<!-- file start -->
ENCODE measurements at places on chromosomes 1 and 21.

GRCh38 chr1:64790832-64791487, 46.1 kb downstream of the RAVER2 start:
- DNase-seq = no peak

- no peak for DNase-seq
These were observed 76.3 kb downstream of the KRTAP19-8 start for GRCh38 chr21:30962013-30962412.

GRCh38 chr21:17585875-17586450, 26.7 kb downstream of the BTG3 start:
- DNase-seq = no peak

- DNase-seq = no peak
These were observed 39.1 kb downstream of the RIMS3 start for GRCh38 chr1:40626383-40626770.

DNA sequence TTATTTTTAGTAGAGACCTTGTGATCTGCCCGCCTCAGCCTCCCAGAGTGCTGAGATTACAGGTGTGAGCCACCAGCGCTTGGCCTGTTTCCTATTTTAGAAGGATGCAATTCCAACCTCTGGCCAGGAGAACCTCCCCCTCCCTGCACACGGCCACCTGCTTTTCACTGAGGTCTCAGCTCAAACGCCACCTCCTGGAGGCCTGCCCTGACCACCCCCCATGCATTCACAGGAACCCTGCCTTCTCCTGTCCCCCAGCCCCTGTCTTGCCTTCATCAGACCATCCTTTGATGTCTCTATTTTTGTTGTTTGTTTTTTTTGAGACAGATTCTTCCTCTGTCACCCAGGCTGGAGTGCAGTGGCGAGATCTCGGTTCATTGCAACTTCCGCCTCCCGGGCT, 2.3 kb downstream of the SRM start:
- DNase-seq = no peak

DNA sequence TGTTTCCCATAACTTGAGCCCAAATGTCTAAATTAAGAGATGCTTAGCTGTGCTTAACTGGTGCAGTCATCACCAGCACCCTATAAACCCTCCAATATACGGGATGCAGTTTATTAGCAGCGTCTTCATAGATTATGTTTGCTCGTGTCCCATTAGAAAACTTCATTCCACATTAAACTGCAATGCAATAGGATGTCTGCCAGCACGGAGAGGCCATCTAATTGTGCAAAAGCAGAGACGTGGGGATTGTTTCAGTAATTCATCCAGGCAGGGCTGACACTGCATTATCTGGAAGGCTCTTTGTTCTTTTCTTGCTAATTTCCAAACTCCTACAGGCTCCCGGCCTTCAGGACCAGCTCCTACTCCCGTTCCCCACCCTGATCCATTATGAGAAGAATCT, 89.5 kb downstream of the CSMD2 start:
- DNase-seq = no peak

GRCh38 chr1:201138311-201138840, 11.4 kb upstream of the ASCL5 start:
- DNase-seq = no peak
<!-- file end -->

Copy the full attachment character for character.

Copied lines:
ENCODE measurements at places on chromosomes 1 and 21.

GRCh38 chr1:64790832-64791487, 46.1 kb downstream of the RAVER2 start:
- DNase-seq = no peak

- no peak for DNase-seq
These were observed 76.3 kb downstream of the KRTAP19-8 start for GRCh38 chr21:30962013-30962412.

GRCh38 chr21:17585875-17586450, 26.7 kb downstream of the BTG3 start:
- DNase-seq = no peak

- DNase-seq = no peak
These were observed 39.1 kb downstream of the RIMS3 start for GRCh38 chr1:40626383-40626770.

DNA sequence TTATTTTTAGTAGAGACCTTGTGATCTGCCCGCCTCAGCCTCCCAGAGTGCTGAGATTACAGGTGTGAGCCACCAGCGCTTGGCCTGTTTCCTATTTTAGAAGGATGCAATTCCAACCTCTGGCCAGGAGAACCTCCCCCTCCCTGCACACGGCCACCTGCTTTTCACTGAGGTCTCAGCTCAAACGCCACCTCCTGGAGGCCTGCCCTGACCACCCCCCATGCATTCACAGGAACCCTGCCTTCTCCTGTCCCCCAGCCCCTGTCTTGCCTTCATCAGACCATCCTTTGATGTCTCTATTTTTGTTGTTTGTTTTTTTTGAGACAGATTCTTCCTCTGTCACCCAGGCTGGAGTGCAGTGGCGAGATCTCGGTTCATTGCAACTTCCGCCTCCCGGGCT, 2.3 kb downstream of the SRM start:
- DNase-seq = no peak

DNA sequence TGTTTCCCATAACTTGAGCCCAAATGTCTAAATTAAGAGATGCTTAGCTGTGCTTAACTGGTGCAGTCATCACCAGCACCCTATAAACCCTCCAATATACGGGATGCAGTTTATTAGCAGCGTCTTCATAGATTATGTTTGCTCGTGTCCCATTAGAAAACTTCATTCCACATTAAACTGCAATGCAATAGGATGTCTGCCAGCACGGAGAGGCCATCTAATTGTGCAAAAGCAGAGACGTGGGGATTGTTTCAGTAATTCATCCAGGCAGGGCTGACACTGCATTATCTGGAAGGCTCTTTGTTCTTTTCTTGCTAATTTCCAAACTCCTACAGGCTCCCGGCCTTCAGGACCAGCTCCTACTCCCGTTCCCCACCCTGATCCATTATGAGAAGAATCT, 89.5 kb downstream of the CSMD2 start:
- DNase-seq = no peak

GRCh38 chr1:201138311-201138840, 11.4 kb upstream of the ASCL5 start:
- DNase-seq = no peak